To the question of which country is the United States' biggest trading partner, most Americans would say China. The correct answer is Canada, which engages in a trading relationship with the U.S. valued at $1.5bn a day. "If we want to be competitive," Lynch says, "we need to be thinking about [who is] right across the border."
For the U.S., the bilateral relationship is one of the very few in which it maintains a significant trade surplus. Canada is highly dependent on American goods, even as it provides vital products and resources to companies south of its border. Bolstering that commerce are similar legal and political systems, even though "we've been throwing in a lot of barriers," says Lynch.
Security continues to be a major hindrance to trade between the two allies. Lynch suggests that U.S. Customs and Border Protection is emphasizing security concerns at the expense of commerce, which is being frustrated by delays and long lines at the border. "That doesn't help us grow the economy," he says.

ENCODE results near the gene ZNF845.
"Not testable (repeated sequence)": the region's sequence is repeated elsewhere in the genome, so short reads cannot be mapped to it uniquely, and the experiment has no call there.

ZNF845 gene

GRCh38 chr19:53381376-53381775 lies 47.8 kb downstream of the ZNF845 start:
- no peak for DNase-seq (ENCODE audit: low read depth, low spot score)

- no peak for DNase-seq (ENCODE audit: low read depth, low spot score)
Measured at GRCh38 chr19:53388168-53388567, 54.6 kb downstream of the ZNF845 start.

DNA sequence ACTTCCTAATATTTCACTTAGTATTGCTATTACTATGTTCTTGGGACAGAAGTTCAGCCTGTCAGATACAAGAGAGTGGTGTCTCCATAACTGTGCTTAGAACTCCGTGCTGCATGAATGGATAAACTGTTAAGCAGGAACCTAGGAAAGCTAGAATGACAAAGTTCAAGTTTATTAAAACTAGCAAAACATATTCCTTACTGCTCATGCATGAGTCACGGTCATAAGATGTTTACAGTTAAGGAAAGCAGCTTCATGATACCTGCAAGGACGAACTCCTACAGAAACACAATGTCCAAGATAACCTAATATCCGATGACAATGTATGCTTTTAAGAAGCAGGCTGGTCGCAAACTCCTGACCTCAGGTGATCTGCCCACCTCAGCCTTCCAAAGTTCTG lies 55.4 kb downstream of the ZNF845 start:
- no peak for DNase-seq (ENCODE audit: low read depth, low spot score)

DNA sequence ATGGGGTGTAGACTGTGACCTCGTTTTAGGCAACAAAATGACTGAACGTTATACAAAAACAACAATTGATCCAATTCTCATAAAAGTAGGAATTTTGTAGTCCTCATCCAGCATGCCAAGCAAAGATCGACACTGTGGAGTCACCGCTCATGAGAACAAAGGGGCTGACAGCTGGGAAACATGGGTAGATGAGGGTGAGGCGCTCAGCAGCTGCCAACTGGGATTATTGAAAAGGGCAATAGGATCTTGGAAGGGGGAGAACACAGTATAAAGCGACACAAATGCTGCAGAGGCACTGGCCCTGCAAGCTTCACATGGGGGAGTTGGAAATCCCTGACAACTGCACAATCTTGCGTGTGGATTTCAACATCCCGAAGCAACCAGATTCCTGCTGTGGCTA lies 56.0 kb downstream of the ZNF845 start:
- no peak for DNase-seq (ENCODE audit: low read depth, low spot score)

Excess regulation ends up hampering cross-border business, in Lynch's view. Automotive manufacturers are especially burdened by the need to submit to multiple inspections of parts and finished cars. The average vehicle produced in the U.S. and Canada crosses the border six times, he says, resulting in $1,500 per unit in additional cost. A vehicle imported from Asia, by contrast, is inspected only once.
"We're creating the world's largest economy and we're making it less competitive every day," says Lynch.
The North American Free Trade Agreement has helped to promote U.S.-Canadian commerce to some extent, but government red tape is keeping the pact from realizing its full potential, Lynch says. While some regulators are working to reduce the logjam, "it can't take as long as it's taking, or we're going to be in trouble, in terms of competitiveness."
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Keywords: supply chain, supply chain management, U.S.-Canada trade, NAFTA, international trade, global logistics, logistics management, supply chain risk management